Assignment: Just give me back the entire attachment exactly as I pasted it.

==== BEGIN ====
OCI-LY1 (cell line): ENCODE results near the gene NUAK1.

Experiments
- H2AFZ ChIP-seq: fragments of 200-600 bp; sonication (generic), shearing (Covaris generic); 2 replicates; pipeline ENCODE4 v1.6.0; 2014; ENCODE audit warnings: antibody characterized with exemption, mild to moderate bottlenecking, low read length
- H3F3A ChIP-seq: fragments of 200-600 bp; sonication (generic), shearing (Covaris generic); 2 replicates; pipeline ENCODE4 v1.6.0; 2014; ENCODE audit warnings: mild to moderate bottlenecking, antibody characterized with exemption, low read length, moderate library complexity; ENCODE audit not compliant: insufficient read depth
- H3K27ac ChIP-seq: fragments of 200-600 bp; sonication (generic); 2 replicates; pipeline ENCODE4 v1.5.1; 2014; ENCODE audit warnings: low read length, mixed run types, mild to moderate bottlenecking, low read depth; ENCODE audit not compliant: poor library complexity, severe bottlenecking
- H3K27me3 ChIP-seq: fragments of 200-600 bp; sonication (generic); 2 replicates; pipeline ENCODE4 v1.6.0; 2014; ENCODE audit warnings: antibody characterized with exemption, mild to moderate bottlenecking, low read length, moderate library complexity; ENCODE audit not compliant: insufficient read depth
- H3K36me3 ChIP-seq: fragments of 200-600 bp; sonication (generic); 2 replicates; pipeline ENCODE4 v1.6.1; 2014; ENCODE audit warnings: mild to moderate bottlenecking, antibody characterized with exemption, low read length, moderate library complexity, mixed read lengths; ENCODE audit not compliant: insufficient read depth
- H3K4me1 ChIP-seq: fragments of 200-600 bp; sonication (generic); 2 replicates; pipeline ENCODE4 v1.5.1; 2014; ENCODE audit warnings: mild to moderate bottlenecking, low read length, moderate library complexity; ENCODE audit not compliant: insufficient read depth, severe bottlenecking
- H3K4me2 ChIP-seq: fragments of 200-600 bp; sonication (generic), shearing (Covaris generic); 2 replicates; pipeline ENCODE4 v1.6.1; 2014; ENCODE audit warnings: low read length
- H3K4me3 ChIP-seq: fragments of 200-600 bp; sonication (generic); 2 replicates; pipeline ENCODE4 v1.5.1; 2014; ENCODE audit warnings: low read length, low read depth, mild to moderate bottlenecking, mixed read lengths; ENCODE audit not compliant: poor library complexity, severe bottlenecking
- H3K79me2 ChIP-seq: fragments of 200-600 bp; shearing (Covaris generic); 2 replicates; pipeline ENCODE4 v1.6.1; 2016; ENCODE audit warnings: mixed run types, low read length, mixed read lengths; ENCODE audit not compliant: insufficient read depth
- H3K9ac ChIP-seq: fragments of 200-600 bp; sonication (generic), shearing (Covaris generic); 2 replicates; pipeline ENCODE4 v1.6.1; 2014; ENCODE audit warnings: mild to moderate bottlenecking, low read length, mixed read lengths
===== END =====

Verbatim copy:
OCI-LY1 (cell line): ENCODE results near the gene NUAK1.

Experiments
- H2AFZ ChIP-seq: fragments of 200-600 bp; sonication (generic), shearing (Covaris generic); 2 replicates; pipeline ENCODE4 v1.6.0; 2014; ENCODE audit warnings: antibody characterized with exemption, mild to moderate bottlenecking, low read length
- H3F3A ChIP-seq: fragments of 200-600 bp; sonication (generic), shearing (Covaris generic); 2 replicates; pipeline ENCODE4 v1.6.0; 2014; ENCODE audit warnings: mild to moderate bottlenecking, antibody characterized with exemption, low read length, moderate library complexity; ENCODE audit not compliant: insufficient read depth
- H3K27ac ChIP-seq: fragments of 200-600 bp; sonication (generic); 2 replicates; pipeline ENCODE4 v1.5.1; 2014; ENCODE audit warnings: low read length, mixed run types, mild to moderate bottlenecking, low read depth; ENCODE audit not compliant: poor library complexity, severe bottlenecking
- H3K27me3 ChIP-seq: fragments of 200-600 bp; sonication (generic); 2 replicates; pipeline ENCODE4 v1.6.0; 2014; ENCODE audit warnings: antibody characterized with exemption, mild to moderate bottlenecking, low read length, moderate library complexity; ENCODE audit not compliant: insufficient read depth
- H3K36me3 ChIP-seq: fragments of 200-600 bp; sonication (generic); 2 replicates; pipeline ENCODE4 v1.6.1; 2014; ENCODE audit warnings: mild to moderate bottlenecking, antibody characterized with exemption, low read length, moderate library complexity, mixed read lengths; ENCODE audit not compliant: insufficient read depth
- H3K4me1 ChIP-seq: fragments of 200-600 bp; sonication (generic); 2 replicates; pipeline ENCODE4 v1.5.1; 2014; ENCODE audit warnings: mild to moderate bottlenecking, low read length, moderate library complexity; ENCODE audit not compliant: insufficient read depth, severe bottlenecking
- H3K4me2 ChIP-seq: fragments of 200-600 bp; sonication (generic), shearing (Covaris generic); 2 replicates; pipeline ENCODE4 v1.6.1; 2014; ENCODE audit warnings: low read length
- H3K4me3 ChIP-seq: fragments of 200-600 bp; sonication (generic); 2 replicates; pipeline ENCODE4 v1.5.1; 2014; ENCODE audit warnings: low read length, low read depth, mild to moderate bottlenecking, mixed read lengths; ENCODE audit not compliant: poor library complexity, severe bottlenecking
- H3K79me2 ChIP-seq: fragments of 200-600 bp; shearing (Covaris generic); 2 replicates; pipeline ENCODE4 v1.6.1; 2016; ENCODE audit warnings: mixed run types, low read length, mixed read lengths; ENCODE audit not compliant: insufficient read depth
- H3K9ac ChIP-seq: fragments of 200-600 bp; sonication (generic), shearing (Covaris generic); 2 replicates; pipeline ENCODE4 v1.6.1; 2014; ENCODE audit warnings: mild to moderate bottlenecking, low read length, mixed read lengths